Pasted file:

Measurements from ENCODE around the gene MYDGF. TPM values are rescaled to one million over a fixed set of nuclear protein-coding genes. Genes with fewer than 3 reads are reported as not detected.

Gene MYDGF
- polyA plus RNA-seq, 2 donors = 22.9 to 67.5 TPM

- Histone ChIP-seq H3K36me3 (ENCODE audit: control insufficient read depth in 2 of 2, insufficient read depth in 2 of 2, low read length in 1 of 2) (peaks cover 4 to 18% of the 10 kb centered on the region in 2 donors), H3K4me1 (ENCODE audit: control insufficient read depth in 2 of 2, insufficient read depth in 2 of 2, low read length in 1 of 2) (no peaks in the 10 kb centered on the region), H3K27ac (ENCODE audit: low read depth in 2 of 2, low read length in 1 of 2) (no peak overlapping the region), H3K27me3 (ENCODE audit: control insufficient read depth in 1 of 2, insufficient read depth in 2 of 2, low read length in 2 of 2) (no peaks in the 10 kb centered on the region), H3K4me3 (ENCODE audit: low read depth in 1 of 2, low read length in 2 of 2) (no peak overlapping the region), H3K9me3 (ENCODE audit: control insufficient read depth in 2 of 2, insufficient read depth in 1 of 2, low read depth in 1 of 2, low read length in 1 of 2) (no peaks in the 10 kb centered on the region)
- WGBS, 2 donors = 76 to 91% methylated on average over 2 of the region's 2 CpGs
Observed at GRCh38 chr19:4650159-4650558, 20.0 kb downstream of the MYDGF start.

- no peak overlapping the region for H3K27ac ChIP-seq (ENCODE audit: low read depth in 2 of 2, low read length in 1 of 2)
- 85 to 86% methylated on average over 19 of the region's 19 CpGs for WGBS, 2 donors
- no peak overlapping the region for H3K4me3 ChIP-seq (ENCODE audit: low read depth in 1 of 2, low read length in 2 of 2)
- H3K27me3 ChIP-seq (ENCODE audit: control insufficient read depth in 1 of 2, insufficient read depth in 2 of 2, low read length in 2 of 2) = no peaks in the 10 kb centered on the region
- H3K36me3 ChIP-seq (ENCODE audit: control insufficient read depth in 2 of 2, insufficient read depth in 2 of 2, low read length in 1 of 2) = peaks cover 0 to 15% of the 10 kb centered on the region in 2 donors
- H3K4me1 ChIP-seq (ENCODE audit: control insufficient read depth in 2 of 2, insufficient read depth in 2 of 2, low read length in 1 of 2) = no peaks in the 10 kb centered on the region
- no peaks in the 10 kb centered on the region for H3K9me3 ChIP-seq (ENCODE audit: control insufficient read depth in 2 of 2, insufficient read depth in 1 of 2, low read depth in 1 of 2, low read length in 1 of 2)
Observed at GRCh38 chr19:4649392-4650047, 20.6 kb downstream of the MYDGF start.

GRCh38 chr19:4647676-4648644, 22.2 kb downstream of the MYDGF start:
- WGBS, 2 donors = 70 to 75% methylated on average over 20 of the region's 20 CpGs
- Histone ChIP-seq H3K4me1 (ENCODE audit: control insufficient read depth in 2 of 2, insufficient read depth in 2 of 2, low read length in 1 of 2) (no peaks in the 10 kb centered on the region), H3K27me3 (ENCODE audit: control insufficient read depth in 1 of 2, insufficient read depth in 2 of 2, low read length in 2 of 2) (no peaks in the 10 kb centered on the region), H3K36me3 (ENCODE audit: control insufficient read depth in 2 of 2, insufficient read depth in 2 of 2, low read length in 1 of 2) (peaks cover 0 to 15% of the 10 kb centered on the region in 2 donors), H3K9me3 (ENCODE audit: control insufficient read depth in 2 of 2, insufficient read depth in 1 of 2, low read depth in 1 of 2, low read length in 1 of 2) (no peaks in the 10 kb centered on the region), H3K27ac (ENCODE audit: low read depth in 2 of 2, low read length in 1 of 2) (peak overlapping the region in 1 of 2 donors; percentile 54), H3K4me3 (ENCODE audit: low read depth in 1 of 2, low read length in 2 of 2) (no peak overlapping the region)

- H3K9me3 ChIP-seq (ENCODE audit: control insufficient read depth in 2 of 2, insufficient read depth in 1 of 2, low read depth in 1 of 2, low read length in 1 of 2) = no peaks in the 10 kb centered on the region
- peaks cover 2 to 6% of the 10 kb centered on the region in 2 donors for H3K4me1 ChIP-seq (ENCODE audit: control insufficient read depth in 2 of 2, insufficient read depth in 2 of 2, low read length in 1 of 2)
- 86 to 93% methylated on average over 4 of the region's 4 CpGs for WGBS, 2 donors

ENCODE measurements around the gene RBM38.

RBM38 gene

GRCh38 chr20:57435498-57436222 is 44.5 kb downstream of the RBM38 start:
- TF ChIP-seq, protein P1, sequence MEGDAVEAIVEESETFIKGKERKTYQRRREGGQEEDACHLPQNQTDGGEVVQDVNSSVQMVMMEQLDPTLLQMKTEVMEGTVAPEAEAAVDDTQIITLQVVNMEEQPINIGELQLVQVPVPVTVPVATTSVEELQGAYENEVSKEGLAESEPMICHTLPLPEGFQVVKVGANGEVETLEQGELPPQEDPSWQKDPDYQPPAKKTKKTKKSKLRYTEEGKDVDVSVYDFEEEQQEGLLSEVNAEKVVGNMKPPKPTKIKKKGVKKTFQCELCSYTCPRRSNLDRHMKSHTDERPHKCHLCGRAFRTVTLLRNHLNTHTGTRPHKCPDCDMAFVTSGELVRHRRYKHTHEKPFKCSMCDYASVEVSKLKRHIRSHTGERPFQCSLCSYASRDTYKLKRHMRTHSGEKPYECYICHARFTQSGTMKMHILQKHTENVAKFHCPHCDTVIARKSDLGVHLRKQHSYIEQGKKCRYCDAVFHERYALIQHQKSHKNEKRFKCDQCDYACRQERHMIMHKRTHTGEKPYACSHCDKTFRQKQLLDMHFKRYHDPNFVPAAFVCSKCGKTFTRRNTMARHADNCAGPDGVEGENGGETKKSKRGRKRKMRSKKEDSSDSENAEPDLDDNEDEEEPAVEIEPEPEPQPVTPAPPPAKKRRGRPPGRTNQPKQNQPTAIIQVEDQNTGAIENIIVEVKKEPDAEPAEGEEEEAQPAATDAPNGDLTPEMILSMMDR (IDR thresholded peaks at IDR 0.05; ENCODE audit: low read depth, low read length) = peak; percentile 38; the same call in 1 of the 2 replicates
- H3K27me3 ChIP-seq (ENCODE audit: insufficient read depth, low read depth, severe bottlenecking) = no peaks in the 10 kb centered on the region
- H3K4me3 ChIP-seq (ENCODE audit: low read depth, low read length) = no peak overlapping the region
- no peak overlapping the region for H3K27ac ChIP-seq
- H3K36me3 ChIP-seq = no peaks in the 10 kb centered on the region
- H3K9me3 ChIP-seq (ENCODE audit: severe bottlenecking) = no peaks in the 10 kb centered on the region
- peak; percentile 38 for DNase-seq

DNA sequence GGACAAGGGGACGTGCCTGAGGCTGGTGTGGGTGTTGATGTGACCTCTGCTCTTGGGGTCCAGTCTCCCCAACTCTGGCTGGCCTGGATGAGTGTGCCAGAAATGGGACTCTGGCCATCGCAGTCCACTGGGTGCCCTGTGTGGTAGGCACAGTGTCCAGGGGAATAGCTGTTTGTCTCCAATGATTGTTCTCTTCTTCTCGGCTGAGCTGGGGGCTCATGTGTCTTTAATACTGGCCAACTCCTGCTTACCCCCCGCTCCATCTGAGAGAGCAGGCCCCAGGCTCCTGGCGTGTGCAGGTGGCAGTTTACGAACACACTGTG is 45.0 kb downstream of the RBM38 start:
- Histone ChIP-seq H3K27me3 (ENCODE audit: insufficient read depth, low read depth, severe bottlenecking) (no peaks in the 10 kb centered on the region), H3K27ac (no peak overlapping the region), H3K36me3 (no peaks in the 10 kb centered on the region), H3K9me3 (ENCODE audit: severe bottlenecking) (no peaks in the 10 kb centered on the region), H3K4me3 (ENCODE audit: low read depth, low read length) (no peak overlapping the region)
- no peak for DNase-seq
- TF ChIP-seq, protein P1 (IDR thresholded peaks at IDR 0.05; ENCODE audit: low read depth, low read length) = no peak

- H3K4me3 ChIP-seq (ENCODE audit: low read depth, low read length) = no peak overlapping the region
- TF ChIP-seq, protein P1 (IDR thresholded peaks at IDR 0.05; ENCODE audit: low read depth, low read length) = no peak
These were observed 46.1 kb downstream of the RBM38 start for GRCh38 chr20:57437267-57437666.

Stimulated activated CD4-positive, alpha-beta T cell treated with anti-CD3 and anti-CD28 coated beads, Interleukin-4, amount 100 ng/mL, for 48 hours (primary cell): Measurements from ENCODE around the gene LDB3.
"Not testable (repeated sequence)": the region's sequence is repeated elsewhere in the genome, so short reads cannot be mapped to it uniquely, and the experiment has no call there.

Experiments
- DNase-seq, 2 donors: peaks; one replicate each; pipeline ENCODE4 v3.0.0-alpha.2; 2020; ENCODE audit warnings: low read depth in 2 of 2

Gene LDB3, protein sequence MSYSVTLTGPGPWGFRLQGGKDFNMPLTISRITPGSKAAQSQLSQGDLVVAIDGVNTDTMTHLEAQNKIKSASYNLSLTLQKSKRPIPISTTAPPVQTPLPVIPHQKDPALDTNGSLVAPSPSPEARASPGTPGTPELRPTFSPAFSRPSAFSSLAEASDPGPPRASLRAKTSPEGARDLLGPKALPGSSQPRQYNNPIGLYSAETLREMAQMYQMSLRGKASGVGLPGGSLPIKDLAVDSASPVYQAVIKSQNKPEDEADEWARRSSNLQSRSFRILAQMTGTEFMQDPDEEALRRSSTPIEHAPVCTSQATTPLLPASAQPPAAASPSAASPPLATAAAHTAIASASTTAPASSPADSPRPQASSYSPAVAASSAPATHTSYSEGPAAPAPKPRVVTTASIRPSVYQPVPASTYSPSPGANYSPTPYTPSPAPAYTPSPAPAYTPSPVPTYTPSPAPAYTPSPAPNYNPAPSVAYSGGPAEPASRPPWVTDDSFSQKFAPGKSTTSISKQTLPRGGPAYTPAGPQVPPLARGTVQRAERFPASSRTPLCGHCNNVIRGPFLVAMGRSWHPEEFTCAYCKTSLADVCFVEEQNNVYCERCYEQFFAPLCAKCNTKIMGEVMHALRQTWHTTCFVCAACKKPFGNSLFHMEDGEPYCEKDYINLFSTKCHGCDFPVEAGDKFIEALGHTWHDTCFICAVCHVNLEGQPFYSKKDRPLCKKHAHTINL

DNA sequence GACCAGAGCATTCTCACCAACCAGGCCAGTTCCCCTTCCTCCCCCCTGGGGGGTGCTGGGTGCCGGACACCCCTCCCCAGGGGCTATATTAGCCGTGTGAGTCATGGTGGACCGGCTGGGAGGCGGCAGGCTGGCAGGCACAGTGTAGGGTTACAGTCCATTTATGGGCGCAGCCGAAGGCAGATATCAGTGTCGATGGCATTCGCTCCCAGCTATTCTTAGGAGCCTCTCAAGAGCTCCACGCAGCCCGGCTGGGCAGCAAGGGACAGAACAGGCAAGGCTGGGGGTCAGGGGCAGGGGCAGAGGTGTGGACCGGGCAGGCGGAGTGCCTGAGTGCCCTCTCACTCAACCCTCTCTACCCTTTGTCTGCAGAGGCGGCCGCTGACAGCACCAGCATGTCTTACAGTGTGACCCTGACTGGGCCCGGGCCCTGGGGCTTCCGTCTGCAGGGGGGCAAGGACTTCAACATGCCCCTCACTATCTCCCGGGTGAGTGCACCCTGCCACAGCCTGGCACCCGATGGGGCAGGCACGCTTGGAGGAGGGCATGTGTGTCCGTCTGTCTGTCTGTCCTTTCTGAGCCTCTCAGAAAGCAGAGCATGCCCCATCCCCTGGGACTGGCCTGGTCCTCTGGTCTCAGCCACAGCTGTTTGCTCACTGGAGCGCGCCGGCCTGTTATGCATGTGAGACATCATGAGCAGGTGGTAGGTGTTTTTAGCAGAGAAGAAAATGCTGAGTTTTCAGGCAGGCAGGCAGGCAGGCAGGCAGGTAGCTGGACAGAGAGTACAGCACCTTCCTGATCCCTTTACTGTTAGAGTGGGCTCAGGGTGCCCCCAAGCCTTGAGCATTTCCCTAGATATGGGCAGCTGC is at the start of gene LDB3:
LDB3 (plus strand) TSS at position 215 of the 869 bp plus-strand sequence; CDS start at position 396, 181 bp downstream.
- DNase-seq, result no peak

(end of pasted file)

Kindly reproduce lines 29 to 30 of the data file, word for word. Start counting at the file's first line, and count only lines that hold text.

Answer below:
- H3K9me3 ChIP-seq (ENCODE audit: severe bottlenecking) = no peaks in the 10 kb centered on the region
- peak; percentile 38 for DNase-seq